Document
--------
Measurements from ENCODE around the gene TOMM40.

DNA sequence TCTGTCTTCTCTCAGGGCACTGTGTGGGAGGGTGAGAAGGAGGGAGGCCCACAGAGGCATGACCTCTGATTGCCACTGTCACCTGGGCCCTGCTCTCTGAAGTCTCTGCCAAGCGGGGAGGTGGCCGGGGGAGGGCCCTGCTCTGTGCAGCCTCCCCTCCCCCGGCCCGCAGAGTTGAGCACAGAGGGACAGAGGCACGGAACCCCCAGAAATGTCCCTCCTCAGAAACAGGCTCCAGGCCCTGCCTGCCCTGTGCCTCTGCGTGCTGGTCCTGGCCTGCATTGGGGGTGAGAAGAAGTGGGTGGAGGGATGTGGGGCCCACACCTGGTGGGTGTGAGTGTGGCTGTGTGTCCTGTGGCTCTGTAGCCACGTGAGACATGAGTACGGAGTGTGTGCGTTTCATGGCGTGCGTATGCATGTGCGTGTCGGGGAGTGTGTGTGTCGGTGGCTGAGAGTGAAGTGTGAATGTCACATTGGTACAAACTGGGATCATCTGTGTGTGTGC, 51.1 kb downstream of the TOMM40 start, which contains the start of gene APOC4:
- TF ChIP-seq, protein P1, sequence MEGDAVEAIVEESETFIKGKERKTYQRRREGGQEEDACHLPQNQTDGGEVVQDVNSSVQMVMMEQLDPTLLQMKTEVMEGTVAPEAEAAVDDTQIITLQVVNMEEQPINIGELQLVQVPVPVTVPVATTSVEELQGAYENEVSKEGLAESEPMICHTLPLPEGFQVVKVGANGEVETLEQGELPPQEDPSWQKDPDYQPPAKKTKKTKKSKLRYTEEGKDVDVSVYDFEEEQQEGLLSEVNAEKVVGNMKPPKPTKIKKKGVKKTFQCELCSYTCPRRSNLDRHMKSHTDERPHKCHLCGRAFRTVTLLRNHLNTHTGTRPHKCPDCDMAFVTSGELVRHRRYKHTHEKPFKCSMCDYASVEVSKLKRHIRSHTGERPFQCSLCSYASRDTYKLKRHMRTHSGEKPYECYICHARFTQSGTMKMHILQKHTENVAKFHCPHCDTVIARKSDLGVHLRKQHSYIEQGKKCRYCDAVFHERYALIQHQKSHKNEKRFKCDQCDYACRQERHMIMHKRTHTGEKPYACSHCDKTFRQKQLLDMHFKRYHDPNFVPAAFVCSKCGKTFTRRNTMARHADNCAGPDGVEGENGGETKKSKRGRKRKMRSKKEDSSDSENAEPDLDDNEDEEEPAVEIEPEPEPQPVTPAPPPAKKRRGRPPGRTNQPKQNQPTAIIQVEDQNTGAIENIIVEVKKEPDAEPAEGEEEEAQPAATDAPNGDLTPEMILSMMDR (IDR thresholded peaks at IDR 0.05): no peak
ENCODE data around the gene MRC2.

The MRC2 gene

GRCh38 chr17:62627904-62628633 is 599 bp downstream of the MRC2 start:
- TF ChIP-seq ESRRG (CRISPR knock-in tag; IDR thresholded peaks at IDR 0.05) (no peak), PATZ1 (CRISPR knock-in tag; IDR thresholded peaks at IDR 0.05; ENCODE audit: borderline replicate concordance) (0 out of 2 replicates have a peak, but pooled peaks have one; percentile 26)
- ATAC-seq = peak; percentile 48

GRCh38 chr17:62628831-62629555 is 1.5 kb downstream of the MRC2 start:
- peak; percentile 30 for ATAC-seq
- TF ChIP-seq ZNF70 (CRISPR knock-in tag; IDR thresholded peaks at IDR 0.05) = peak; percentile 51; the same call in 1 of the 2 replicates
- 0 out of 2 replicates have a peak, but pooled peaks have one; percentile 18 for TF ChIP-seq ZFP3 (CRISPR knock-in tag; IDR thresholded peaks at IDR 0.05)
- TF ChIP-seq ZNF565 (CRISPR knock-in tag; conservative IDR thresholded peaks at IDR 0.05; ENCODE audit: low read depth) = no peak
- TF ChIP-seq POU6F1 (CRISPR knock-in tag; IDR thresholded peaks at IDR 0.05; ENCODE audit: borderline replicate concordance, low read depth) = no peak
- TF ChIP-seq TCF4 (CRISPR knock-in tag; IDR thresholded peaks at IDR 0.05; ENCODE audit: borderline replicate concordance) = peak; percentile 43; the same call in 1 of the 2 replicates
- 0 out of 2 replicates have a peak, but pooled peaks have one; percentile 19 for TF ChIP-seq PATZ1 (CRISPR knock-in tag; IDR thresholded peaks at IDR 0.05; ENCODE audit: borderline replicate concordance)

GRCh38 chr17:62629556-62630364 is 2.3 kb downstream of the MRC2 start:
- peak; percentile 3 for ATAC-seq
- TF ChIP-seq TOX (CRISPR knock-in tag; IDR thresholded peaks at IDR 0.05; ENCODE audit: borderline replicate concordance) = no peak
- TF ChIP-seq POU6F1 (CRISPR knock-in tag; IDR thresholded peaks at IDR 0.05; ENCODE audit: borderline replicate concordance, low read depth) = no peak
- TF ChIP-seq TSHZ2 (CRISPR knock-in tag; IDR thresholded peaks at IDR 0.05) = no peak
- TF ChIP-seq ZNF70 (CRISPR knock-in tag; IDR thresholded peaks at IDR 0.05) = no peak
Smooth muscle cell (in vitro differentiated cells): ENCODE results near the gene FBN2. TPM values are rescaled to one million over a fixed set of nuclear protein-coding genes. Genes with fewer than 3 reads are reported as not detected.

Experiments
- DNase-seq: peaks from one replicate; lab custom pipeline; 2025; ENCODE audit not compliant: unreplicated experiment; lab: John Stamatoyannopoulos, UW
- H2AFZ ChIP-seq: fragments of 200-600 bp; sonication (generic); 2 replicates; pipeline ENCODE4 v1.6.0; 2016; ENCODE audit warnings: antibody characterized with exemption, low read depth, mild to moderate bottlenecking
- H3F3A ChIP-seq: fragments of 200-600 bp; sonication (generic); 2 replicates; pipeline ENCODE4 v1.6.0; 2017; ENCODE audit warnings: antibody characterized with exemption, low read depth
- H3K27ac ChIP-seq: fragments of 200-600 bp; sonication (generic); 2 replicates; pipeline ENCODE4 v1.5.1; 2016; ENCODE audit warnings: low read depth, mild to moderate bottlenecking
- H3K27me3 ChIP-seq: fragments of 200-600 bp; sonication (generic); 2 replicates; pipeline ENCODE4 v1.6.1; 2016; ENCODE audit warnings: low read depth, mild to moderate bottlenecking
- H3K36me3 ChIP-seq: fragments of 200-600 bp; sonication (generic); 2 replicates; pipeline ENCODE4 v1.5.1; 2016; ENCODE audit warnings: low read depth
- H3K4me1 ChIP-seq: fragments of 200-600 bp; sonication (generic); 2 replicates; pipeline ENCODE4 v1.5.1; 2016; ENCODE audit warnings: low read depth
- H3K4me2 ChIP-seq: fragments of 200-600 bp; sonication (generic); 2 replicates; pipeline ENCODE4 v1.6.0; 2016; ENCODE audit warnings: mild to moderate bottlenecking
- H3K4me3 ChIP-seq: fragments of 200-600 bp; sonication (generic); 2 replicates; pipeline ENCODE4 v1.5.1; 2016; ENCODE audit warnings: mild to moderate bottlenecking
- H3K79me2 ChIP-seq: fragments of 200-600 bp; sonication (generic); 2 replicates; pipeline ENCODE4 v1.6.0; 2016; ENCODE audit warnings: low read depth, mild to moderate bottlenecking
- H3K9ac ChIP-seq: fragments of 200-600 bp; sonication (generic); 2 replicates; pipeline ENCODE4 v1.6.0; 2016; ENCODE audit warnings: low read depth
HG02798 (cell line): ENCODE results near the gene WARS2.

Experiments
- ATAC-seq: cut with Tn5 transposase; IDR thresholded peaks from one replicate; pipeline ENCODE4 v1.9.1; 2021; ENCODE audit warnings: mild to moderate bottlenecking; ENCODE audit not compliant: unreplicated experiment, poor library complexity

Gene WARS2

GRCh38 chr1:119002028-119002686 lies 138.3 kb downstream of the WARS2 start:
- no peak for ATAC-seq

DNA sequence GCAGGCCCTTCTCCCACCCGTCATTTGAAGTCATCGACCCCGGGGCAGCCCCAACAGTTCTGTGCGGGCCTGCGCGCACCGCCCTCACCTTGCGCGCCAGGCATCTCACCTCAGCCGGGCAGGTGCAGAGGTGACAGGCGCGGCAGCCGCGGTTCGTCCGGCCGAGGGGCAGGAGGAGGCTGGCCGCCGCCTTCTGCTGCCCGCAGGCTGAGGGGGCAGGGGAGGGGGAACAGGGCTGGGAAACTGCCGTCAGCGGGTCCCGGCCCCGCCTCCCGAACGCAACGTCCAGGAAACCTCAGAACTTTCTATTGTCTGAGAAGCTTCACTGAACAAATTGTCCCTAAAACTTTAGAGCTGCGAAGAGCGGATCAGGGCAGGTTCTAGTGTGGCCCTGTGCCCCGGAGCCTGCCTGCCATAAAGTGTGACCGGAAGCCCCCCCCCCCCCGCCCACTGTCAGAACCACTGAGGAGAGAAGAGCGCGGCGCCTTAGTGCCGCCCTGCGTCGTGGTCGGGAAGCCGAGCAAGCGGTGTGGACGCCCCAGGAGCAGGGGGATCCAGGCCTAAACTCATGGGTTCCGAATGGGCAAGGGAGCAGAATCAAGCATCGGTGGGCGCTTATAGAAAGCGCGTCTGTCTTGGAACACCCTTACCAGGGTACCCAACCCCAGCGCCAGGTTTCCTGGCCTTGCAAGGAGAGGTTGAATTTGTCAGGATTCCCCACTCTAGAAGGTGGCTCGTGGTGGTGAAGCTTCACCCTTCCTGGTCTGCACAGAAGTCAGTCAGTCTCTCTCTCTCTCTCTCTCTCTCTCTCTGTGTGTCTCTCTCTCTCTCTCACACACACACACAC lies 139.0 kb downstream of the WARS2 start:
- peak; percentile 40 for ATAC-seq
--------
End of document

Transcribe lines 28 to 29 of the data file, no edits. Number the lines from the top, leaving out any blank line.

- H3K27ac ChIP-seq: fragments of 200-600 bp; sonication (generic); 2 replicates; pipeline ENCODE4 v1.5.1; 2016; ENCODE audit warnings: low read depth, mild to moderate bottlenecking
- H3K27me3 ChIP-seq: fragments of 200-600 bp; sonication (generic); 2 replicates; pipeline ENCODE4 v1.6.1; 2016; ENCODE audit warnings: low read depth, mild to moderate bottlenecking